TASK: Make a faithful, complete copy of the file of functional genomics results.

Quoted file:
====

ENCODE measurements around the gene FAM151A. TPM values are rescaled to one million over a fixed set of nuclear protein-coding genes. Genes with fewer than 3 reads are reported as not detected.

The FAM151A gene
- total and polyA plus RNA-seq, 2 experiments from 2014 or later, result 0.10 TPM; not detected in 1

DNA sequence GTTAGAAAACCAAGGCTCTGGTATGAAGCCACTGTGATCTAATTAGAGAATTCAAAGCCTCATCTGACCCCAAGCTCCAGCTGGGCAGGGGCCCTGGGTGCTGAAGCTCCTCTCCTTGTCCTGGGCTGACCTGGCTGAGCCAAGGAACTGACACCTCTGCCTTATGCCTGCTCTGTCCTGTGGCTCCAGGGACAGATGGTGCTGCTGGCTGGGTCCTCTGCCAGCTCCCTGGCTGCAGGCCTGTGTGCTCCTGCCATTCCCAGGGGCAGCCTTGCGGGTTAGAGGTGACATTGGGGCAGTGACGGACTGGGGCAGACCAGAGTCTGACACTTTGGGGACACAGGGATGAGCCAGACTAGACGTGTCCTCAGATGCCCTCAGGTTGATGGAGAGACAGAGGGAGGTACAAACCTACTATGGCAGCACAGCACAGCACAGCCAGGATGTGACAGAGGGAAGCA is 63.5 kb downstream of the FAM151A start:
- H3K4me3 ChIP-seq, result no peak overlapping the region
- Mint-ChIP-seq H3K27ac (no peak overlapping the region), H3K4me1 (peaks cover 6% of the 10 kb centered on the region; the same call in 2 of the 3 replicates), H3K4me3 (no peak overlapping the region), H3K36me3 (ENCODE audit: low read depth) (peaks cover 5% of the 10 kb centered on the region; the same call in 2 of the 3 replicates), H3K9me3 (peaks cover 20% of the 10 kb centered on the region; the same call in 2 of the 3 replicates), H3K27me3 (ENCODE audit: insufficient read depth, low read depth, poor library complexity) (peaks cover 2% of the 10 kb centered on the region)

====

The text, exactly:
ENCODE measurements around the gene FAM151A. TPM values are rescaled to one million over a fixed set of nuclear protein-coding genes. Genes with fewer than 3 reads are reported as not detected.

The FAM151A gene
- total and polyA plus RNA-seq, 2 experiments from 2014 or later, result 0.10 TPM; not detected in 1

DNA sequence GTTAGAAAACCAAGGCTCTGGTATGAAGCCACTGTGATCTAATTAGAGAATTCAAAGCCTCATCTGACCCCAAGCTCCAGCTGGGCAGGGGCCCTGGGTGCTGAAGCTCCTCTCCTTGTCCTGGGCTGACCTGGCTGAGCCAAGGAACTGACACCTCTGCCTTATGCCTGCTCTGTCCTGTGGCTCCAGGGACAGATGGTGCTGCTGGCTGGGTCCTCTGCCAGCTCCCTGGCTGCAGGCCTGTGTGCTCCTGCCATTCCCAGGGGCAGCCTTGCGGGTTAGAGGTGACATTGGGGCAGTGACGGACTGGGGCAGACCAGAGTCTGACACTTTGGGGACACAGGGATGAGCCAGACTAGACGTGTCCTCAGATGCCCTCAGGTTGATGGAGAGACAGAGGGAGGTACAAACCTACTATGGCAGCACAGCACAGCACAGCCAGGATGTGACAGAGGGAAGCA is 63.5 kb downstream of the FAM151A start:
- H3K4me3 ChIP-seq, result no peak overlapping the region
- Mint-ChIP-seq H3K27ac (no peak overlapping the region), H3K4me1 (peaks cover 6% of the 10 kb centered on the region; the same call in 2 of the 3 replicates), H3K4me3 (no peak overlapping the region), H3K36me3 (ENCODE audit: low read depth) (peaks cover 5% of the 10 kb centered on the region; the same call in 2 of the 3 replicates), H3K9me3 (peaks cover 20% of the 10 kb centered on the region; the same call in 2 of the 3 replicates), H3K27me3 (ENCODE audit: insufficient read depth, low read depth, poor library complexity) (peaks cover 2% of the 10 kb centered on the region)